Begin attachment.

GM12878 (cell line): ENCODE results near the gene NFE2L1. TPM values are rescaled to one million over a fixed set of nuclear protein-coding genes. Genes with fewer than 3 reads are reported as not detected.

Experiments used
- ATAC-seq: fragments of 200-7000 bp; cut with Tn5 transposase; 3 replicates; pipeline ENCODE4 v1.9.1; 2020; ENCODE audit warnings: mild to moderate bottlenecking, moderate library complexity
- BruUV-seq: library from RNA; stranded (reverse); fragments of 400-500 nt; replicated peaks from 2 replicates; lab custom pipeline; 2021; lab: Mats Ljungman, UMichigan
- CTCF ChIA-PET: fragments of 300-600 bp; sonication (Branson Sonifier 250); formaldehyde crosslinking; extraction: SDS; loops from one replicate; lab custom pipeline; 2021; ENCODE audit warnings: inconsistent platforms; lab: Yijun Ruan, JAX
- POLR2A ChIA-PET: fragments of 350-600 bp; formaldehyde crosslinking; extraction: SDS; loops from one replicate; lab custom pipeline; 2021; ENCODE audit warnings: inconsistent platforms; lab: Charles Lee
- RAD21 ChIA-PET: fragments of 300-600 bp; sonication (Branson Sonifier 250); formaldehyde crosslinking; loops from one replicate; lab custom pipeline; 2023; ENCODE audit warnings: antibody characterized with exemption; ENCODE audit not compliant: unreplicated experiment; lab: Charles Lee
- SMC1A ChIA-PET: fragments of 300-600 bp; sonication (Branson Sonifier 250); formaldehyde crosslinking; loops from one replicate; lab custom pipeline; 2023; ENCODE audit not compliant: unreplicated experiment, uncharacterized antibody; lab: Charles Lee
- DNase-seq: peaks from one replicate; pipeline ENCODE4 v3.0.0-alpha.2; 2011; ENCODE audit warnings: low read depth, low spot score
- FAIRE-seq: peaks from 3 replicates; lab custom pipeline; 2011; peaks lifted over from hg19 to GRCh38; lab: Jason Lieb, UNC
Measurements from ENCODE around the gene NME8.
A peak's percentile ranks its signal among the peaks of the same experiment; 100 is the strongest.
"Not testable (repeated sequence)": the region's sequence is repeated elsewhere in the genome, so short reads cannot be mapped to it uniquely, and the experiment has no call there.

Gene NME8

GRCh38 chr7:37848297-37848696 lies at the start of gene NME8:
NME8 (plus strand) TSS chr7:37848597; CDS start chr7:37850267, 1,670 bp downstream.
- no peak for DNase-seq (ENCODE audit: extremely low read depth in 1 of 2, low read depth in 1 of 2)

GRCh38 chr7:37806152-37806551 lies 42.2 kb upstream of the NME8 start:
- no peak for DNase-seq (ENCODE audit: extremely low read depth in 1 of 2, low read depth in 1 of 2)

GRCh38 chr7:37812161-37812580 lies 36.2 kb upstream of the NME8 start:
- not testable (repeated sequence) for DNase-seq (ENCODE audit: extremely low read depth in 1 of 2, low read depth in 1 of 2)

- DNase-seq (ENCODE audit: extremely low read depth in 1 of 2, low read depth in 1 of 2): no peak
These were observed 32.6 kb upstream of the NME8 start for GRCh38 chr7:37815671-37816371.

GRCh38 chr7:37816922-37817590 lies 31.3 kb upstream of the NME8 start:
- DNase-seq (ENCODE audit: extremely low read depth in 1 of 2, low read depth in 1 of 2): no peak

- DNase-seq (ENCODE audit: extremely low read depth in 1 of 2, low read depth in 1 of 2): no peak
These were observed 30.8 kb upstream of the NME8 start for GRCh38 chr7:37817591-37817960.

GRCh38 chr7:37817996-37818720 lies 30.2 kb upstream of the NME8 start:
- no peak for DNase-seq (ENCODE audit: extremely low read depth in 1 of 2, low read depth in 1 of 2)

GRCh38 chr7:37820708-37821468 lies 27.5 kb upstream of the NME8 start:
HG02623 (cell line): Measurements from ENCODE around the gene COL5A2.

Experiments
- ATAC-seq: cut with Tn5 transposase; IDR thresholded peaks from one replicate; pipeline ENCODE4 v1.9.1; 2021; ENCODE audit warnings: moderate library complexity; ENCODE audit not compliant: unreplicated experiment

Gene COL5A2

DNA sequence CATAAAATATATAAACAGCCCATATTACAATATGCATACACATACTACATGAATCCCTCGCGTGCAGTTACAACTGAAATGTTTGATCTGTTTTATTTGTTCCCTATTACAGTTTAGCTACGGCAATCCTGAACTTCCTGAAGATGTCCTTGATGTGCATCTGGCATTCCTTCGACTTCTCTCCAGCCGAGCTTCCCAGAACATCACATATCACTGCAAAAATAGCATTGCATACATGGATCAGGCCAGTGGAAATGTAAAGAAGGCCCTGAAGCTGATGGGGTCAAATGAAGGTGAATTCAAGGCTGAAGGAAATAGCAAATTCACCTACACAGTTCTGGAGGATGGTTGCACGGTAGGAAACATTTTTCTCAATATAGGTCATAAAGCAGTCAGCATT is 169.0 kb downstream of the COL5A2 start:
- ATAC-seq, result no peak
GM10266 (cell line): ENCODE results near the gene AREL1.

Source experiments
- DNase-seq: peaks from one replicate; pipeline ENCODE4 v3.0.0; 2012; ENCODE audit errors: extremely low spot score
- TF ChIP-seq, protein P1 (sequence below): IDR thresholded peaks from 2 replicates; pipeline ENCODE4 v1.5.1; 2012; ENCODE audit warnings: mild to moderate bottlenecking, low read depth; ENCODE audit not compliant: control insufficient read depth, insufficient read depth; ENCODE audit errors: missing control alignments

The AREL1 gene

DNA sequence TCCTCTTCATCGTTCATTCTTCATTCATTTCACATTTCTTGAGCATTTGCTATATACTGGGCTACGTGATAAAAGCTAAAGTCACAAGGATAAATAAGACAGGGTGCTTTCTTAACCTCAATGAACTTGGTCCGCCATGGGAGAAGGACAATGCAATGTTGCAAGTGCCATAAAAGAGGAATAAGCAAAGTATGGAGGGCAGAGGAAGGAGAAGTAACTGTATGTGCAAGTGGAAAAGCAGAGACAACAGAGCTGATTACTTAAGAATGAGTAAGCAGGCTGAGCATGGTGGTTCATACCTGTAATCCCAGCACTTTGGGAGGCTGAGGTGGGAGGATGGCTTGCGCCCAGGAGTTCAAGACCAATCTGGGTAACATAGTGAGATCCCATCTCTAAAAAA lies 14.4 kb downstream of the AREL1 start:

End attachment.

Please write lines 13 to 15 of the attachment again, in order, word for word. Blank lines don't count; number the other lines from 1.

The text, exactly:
"Not testable (repeated sequence)": the region's sequence is repeated elsewhere in the genome, so short reads cannot be mapped to it uniquely, and the experiment has no call there.

Gene NME8

GRCh38 chr7:37848297-37848696 lies at the start of gene NME8: